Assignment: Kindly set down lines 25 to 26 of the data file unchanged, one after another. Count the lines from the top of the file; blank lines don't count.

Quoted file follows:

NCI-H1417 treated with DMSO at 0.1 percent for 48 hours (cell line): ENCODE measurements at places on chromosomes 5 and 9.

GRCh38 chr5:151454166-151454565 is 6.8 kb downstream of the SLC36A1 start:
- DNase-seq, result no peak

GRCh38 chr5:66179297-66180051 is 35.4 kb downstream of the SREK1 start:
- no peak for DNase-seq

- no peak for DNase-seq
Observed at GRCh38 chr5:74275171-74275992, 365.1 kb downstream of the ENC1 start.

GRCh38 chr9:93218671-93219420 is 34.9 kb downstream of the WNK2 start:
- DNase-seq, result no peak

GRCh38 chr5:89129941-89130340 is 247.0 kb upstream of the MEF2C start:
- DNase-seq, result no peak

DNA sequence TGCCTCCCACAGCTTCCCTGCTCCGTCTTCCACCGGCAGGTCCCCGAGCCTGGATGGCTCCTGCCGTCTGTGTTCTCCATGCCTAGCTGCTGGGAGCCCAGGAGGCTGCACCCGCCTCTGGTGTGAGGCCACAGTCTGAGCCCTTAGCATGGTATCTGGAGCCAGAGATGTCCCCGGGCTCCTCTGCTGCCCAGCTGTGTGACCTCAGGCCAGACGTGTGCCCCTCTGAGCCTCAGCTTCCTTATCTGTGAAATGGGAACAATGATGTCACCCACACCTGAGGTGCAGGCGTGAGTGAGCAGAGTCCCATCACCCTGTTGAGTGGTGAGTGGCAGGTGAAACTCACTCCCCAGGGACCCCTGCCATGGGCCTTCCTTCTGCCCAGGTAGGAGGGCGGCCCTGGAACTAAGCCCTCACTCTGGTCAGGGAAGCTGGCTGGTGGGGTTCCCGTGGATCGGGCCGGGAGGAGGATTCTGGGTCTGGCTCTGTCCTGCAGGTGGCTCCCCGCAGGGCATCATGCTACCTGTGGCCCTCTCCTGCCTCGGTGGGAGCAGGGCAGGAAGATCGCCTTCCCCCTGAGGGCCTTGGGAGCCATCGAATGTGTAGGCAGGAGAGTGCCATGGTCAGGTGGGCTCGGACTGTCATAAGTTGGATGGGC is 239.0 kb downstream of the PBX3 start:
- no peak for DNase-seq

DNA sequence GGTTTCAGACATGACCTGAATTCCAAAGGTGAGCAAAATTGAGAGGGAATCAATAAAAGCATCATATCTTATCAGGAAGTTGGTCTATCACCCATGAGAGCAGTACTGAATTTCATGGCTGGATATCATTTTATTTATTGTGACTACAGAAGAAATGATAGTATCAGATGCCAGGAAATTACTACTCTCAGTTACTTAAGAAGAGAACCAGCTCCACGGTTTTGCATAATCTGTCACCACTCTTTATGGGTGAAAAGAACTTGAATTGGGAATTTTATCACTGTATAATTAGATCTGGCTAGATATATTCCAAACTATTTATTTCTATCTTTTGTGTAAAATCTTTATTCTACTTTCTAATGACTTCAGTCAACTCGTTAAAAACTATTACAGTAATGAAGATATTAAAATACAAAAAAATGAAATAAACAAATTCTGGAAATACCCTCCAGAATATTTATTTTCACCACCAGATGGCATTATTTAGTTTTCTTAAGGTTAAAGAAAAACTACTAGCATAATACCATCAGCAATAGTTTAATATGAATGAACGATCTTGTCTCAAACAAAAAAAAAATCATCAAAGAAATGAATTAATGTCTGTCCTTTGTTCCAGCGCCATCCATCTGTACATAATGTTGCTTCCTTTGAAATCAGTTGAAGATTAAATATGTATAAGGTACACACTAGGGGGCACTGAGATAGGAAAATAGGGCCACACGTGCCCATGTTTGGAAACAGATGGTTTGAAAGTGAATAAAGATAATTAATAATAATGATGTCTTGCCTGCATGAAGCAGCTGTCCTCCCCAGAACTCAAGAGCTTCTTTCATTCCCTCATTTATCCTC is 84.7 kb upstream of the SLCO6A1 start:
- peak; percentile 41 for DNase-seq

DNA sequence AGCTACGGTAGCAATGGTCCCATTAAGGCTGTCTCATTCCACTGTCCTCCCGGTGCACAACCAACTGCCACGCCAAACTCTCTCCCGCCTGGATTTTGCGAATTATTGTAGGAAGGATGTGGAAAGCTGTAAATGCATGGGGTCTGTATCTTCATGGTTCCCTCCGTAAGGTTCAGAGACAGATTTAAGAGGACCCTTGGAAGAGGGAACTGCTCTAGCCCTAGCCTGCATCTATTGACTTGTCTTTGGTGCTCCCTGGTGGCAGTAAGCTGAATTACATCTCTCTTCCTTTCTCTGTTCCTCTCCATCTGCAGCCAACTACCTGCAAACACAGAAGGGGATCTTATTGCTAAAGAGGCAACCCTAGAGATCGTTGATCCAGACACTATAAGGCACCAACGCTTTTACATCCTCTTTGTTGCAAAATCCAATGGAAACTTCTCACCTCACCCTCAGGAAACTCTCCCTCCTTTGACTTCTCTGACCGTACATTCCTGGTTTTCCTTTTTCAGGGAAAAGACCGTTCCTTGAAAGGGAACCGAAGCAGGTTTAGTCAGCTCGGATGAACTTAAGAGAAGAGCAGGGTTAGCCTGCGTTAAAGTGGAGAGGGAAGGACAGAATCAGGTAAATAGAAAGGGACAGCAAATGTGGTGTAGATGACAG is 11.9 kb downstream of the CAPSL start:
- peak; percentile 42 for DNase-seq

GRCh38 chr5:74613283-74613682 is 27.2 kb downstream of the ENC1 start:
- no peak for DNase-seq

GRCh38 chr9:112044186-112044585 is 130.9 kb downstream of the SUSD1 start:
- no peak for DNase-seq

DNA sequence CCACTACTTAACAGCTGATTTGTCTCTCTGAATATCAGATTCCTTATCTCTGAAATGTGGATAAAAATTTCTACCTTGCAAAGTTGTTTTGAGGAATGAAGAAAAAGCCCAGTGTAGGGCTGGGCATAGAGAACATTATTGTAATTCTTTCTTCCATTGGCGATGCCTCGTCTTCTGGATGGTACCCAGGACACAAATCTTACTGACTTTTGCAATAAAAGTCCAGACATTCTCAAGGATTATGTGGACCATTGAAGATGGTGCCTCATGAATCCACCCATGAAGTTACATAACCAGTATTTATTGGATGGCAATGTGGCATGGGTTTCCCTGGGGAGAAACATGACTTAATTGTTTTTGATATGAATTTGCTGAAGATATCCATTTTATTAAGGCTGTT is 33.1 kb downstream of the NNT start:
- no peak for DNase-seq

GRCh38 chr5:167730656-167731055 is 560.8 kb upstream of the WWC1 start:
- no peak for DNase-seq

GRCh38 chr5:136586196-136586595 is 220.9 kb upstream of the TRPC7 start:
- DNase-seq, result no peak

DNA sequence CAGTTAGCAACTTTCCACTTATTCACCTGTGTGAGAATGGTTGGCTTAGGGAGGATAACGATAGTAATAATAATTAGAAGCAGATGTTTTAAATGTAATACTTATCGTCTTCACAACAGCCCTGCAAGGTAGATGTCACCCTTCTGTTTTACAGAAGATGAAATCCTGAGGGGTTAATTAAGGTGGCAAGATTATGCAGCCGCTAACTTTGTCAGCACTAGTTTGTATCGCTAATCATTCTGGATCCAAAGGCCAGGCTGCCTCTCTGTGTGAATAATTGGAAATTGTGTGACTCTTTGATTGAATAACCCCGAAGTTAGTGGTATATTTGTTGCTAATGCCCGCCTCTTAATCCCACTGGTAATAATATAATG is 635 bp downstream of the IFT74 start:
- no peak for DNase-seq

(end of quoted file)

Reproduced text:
- no peak for DNase-seq

GRCh38 chr5:136586196-136586595 is 220.9 kb upstream of the TRPC7 start: